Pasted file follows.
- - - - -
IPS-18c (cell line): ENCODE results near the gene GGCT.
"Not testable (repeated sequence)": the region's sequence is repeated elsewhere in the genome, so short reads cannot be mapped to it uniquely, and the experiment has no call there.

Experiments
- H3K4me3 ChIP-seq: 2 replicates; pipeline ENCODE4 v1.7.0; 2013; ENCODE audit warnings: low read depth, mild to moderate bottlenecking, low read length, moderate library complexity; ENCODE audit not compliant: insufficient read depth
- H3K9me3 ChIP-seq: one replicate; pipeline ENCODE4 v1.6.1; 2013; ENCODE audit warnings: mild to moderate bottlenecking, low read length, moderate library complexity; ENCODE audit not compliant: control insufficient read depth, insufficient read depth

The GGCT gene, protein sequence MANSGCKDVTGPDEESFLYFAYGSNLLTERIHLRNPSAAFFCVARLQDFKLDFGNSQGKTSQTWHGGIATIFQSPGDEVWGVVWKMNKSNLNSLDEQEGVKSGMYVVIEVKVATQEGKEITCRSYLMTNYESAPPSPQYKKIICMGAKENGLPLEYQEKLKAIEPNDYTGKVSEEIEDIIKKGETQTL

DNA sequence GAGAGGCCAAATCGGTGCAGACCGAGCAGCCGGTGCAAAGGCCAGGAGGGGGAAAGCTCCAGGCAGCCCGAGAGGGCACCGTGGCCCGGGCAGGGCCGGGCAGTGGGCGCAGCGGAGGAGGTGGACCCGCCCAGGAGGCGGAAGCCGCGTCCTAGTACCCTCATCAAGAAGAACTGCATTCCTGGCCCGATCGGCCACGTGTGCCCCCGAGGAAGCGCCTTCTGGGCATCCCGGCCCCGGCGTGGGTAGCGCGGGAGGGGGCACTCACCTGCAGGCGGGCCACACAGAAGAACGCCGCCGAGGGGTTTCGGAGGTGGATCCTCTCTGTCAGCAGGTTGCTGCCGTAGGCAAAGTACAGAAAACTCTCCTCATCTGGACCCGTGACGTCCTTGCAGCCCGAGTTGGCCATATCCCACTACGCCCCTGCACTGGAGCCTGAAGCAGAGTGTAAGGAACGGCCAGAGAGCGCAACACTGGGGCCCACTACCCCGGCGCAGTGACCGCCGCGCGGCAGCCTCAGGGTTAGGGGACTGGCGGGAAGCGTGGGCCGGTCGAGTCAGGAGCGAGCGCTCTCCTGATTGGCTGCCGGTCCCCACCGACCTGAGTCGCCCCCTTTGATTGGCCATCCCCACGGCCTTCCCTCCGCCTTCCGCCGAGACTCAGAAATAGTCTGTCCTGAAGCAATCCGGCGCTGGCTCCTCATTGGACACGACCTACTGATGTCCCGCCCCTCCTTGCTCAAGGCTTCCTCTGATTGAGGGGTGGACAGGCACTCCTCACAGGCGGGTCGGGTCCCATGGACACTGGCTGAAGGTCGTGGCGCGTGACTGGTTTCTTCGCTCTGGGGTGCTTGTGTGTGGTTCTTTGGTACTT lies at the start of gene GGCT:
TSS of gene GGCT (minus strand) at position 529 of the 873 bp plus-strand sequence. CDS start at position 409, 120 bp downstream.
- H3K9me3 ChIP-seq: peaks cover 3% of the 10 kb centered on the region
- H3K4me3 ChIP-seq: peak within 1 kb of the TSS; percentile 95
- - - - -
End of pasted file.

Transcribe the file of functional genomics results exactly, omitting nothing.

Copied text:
IPS-18c (cell line): ENCODE results near the gene GGCT.
"Not testable (repeated sequence)": the region's sequence is repeated elsewhere in the genome, so short reads cannot be mapped to it uniquely, and the experiment has no call there.

Experiments
- H3K4me3 ChIP-seq: 2 replicates; pipeline ENCODE4 v1.7.0; 2013; ENCODE audit warnings: low read depth, mild to moderate bottlenecking, low read length, moderate library complexity; ENCODE audit not compliant: insufficient read depth
- H3K9me3 ChIP-seq: one replicate; pipeline ENCODE4 v1.6.1; 2013; ENCODE audit warnings: mild to moderate bottlenecking, low read length, moderate library complexity; ENCODE audit not compliant: control insufficient read depth, insufficient read depth

The GGCT gene, protein sequence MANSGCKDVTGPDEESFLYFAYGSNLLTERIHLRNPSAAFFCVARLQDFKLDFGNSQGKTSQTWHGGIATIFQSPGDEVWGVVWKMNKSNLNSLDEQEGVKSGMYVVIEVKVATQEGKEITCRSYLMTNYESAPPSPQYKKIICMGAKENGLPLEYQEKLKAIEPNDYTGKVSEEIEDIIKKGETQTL

DNA sequence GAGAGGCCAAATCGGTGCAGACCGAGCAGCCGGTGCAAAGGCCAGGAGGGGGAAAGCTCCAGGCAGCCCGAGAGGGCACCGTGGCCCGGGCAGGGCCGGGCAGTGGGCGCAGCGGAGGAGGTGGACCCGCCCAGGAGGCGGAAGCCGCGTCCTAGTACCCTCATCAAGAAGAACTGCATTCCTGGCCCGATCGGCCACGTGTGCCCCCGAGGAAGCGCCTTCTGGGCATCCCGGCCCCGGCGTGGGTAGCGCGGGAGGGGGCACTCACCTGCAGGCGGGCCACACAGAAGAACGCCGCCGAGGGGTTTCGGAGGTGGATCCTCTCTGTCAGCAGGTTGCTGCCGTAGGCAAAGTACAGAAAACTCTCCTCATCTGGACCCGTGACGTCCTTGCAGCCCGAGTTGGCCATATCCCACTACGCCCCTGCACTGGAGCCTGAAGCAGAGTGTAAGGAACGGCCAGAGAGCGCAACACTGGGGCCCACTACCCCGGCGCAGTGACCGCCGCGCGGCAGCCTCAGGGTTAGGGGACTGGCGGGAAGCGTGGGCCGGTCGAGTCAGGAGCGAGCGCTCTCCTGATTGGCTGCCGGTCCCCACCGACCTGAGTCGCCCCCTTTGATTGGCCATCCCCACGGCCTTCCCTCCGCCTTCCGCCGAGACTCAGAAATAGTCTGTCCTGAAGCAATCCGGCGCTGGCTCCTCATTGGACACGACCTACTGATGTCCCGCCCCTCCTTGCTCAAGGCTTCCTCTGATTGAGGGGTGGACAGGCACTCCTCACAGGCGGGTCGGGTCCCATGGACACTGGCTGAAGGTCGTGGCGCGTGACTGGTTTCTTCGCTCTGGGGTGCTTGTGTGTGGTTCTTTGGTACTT lies at the start of gene GGCT:
TSS of gene GGCT (minus strand) at position 529 of the 873 bp plus-strand sequence. CDS start at position 409, 120 bp downstream.
- H3K9me3 ChIP-seq: peaks cover 3% of the 10 kb centered on the region
- H3K4me3 ChIP-seq: peak within 1 kb of the TSS; percentile 95